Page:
Wesleyan grad finds quick success

BUCKHANNON — A recent West Virginia Wesleyan College graduate is finding quick success as she moves on in her ideal career following graduation.  Kylea Arnold graduated Magna Cum Laude from WVWC a semester early in December, and almost immediately landed a job as the Community in Schools Coordinator for Roanoke Elementary School.

Arnold earned her Bachelor of Arts Degree in Educational Studies with a minor in Psychology. A 2016 graduate of Lewis County High School, Arnold started college with 22 credit hours already under her belt. During her time at Wesleyan, Arnold stayed involved in various on-campus organizations and volunteering throughout the community. She spent most of her college career working for the school’s Campus Life, having first been hired as a Resident Assistant her freshman year and then was promoted to Resident Director her junior year.

Arnold was awarded Outstanding Campus Life member in 2019.  She also spent her four years in the Service Scholar Program, completing over 700 service hours at Mountain CAP’s local daycare Creative Beginnings, as well as in the Upshur County community.  Additionally, Arnold participated in various other service opportunities as a member of the WVWC Collegiate 4-H Club and sister of the Alpha Delta Pi sorority.

On April 19, WVWC recognized Arnold with the ‘Wesleyan Values Award,’ which honors students who exemplify the four points of the Wesleyan mission statement: think critically and creatively, communicate effectively, act responsibly and demonstrate local and world citizenship through service. Arnold was also a part of Omicron Delta Kappa and National Society of Leadership and Success, two leadership honor societies. Her last semester, she completed approximately 100 hours at her internship with Peterson-Central Elementary School Counselor Teresa Light.

After graduating from Wesleyan, Arnold started her job search with the area Boards of Education. At first, Arnold planned on becoming a substitute teacher, but her interest was piqued when Lewis County Schools Superintendent Robin Lewis talked to Arnold about a potential position created through grant funding.  The administrator thought Arnold would be a perfect fit for the job with her background knowledge and experiences through Wesleyan.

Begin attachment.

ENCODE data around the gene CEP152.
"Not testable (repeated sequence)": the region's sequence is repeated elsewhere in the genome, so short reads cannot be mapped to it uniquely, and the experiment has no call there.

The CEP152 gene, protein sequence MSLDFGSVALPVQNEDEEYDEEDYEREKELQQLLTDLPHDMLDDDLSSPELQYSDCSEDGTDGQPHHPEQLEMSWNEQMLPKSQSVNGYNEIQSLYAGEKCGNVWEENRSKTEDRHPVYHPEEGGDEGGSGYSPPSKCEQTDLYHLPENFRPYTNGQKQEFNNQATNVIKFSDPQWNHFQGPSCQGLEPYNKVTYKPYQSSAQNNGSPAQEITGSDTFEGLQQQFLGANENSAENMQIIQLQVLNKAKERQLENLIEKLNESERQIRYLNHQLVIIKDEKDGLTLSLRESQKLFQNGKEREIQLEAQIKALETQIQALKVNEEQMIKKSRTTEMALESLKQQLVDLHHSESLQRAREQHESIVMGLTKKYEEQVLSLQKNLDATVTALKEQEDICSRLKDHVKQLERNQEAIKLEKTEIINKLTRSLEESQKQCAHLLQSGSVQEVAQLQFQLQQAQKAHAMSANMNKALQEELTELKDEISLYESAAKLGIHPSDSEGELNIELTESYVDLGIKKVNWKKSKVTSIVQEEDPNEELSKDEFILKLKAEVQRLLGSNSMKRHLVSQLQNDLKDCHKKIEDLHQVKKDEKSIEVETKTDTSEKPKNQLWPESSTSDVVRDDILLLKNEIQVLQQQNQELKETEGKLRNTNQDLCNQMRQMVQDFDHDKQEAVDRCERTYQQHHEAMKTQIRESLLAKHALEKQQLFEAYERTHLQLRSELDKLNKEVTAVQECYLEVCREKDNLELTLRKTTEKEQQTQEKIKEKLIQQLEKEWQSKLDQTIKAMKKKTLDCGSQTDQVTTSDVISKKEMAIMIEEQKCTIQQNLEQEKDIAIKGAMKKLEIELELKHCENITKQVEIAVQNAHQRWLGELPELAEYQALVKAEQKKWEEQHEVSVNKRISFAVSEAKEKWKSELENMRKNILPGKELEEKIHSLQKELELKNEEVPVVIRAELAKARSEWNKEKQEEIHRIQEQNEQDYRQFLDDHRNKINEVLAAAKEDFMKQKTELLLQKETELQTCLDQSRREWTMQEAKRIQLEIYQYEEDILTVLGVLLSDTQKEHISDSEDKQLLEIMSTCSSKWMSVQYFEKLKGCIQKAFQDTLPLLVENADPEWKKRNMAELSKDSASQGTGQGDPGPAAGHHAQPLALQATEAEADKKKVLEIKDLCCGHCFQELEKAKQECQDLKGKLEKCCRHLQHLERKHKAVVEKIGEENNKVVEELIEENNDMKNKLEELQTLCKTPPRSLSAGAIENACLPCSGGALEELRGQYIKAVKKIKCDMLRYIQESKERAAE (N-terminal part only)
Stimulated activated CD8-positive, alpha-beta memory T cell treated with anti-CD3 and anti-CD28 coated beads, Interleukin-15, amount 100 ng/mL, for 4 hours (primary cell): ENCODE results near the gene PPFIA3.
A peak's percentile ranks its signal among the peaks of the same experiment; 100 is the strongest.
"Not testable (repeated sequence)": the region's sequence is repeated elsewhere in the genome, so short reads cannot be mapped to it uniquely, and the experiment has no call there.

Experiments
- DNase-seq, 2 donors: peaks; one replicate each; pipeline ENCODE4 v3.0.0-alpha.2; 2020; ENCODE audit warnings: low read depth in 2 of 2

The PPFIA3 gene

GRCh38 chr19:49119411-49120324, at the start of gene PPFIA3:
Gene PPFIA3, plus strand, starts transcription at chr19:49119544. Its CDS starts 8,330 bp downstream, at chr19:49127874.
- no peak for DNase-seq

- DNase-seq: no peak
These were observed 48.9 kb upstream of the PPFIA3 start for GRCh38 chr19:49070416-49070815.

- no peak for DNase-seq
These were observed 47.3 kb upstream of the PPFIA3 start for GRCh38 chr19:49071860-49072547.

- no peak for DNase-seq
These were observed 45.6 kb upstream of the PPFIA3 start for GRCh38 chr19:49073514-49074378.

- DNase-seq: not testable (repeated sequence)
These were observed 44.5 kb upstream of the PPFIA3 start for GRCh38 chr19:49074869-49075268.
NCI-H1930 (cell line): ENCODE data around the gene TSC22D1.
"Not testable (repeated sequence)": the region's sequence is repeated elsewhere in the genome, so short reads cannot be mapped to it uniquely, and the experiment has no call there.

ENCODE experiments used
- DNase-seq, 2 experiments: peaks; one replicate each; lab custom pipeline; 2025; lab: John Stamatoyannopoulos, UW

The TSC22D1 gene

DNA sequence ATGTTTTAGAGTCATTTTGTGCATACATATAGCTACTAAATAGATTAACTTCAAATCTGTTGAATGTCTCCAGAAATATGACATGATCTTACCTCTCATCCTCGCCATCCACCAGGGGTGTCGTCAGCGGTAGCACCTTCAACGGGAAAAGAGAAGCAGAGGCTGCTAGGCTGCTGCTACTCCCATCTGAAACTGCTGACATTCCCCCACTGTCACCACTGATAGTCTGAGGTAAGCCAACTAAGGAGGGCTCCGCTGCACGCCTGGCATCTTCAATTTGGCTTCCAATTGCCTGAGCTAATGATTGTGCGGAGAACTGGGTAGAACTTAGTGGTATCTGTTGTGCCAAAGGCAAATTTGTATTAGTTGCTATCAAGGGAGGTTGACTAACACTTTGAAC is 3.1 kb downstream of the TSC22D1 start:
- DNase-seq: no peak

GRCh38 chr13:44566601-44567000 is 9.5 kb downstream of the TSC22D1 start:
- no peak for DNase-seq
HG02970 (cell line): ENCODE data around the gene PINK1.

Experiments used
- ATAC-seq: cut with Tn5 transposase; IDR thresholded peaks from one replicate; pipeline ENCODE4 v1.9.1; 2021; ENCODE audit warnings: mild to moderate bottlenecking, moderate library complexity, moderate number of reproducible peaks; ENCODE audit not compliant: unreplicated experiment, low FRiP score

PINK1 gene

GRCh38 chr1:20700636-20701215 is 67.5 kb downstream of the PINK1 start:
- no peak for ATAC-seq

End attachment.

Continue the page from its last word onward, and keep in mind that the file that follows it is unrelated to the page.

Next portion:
When Lewis County received the grant, Arnold said she mentioned it to her aunt Sarah Linger. They both applied and were subsequently hired. “That’s been a really cool experience getting to work with my aunt. I think it’s made our relationship and everything stronger and helped us become closer,” Arnold said. Arnold currently works as Roanoke Elementary’s Coordinator and Linger works as Lewis County High School’s Coordinator.

 Arnold said she thoroughly enjoys her job. “I think that this is a great job and honestly, if you're someone that has a servant’s heart, doing things for others and working with kids is your thing, this doesn’t even feel like a job at times. It just feels like something good you get to do every day,” Arnold explained.

The mission of Communities In Schools is to surround students with a community of support, empowering them to stay in school and achieve in life. “Things that they need to support them through their education, so when they’re at school, they can really focus on their education and not be worrying about things like ‘Where’s my next meal coming from?’,” Arnold added. “Really, I’m just the person who helps families and finds resources for them if they are struggling or going through things. I feel fortunate enough that our county was able to get these positions before COVID-19 hit. We’ve been able to help with food, and we’ve gone and visited families. We’ve just been an extra set of hands that are willing to help.”

“Honestly being able to get out and see the community, and with the food deliveries and school packets, getting to see where the kids live and where they’re coming from, it gave me a better perspective... It gave us a bigger perspective and let us see from a first-hand experience what some of these kids go through each day and how even just one person or one county can really affect those living there,” Arnold explained.

“I feel very fortunate for getting one of these positions because I was so young and had just gotten out of school. I think that it has been a great first job,” Arnold said. Arnold is currently working on a Master’s Degree in School Counseling from Marshall University, with an extra Certificate of Advanced Studies in Violence, Loss and Trauma (VoLT). She hopes to become a school guidance counselor and stay in the Lewis County school system.

“I graduated Lewis County High School in 2016 and it's been rewarding and also eye opening being able to work in my county and see the needs of community members. It’s been a great experience being able to work in my county and I don't think you really see the needs that are in your own community until you get out and research or have a job like this. Also seeing all the outpouring love from community members, community resources, businesses. I don't think we realize how much of a need there is, or how much the community is able to provide and help.”




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